5. heretic says:

    Brigador is great, super soundtrack as well.

    Will be checking this update out tonight.

  6. DelrueOfDetroit says:

    I have played the first three of four missions. The levels are a lot smaller than the regular campaign (maybe 1/4 of the size) but still very well designed. It is actually kind of nice to have some shorter missions as the larger ones can become a chore when you need to replay 20+ minutes when you die near the end of the mission (aka the time you are most likely to die.)

  7. unitled says:

    Brigador didn’t get anywhere near the love it should have, it’s a really great game.

    The Dev’s insistence that they do a new engine from scratch certainly made their lives far more difficult, but the end result is a great little stealth/action mech game. It’s much more deep than it needs to be, with a host of different builds and styles catered for.

    It’s almost-but-not-quite-entirely like a load of different games, influences from Syndicate, MechCommander, to many more; it always puts me in mind of classic 90s shmup Raptor.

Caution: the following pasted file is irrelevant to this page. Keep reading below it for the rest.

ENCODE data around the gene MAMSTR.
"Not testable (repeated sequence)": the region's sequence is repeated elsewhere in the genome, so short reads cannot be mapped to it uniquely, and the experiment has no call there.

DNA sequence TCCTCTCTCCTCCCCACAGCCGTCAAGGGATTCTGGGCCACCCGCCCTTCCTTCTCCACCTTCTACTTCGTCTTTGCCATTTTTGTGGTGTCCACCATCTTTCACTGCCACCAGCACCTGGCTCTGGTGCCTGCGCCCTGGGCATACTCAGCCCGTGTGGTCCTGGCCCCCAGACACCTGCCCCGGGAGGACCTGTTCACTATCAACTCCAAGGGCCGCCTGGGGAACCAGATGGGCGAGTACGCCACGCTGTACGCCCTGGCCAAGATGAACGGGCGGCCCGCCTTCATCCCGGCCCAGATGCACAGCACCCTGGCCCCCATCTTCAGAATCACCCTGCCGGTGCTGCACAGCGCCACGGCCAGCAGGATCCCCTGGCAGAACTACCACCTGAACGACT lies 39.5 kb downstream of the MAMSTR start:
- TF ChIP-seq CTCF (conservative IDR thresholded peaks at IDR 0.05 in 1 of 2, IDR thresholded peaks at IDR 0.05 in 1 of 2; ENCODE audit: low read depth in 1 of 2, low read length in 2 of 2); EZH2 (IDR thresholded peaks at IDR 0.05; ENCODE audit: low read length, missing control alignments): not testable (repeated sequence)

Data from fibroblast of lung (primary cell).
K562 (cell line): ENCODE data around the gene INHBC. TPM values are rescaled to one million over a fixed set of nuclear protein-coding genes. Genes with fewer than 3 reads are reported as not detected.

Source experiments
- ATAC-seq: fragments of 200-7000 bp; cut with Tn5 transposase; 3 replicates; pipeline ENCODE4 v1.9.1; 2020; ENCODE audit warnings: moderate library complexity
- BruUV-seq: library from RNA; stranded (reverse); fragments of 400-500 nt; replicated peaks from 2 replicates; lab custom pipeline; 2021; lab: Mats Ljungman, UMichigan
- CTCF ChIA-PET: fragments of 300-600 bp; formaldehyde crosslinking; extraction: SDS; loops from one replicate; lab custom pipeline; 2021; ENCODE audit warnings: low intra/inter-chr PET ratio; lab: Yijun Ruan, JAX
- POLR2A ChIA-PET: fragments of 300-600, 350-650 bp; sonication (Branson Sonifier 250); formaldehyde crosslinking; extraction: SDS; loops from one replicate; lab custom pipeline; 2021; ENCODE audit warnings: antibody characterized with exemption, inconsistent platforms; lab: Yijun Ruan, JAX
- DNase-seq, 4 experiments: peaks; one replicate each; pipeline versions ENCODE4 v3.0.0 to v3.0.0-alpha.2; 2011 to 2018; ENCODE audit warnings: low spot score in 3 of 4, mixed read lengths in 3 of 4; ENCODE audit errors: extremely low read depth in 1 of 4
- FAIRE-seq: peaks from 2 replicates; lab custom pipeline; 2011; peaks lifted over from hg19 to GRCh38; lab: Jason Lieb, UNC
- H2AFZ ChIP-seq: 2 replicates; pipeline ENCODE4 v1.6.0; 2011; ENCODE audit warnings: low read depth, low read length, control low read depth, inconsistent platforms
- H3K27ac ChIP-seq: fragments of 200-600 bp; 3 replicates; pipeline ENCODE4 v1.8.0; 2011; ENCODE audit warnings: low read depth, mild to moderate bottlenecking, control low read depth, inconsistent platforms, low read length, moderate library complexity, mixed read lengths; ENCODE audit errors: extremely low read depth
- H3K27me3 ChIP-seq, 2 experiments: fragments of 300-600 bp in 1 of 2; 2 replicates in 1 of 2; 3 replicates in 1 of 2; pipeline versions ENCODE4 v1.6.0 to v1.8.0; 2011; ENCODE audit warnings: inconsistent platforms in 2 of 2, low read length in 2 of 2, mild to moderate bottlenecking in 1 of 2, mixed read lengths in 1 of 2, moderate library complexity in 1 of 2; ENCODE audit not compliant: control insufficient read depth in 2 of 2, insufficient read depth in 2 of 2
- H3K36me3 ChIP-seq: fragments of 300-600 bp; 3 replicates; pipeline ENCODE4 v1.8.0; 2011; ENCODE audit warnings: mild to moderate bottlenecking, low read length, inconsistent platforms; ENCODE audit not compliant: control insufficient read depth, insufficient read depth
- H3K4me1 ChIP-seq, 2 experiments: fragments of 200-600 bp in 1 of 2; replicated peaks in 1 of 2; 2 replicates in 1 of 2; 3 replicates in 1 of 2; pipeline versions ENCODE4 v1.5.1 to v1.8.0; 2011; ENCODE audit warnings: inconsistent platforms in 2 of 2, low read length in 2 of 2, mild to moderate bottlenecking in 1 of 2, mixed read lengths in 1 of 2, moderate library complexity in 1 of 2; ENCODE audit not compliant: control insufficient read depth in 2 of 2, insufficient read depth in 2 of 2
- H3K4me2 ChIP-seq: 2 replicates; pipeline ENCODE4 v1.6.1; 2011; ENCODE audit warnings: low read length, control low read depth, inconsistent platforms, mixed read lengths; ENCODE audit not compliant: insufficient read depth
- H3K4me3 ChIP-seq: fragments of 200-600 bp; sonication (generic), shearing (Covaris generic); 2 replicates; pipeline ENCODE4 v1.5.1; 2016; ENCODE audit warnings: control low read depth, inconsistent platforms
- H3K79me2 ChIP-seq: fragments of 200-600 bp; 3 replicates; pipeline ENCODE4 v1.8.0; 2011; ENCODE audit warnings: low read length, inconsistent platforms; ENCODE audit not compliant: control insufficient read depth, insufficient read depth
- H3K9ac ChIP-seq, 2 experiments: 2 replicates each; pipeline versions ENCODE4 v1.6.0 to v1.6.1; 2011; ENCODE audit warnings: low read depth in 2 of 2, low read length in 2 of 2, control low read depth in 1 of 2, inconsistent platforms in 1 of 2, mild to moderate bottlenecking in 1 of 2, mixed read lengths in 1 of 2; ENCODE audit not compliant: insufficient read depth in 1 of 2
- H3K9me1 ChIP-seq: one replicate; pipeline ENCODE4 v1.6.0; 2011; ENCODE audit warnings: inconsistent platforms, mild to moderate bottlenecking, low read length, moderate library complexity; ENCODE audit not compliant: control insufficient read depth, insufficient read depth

• inspiredhandle says:

      What is it most like though? I loved mech commander and it certainly has a passing resemblance to it, although a bit more colourful.

      Someone suggested to me through an RPS comment yesterday, as I was pining for a new desert/jungle etc. strike, that Brigador would scratch that itch, and after reading the strike games wiki, I found that the next game was to be titled future strike, where you’d play as a mech that could change into a heli.

      My question I suppose is this: Is this even remotely a spiritual successor to the strike games? Or does it play more like a slower paced strategy game (mech commander)?

      • Pravin Lal's Nuclear Arsenal says:

        I know, I know, I harp about this game all the time, but it’s really amazing and I kinda took it to heart to help the devs.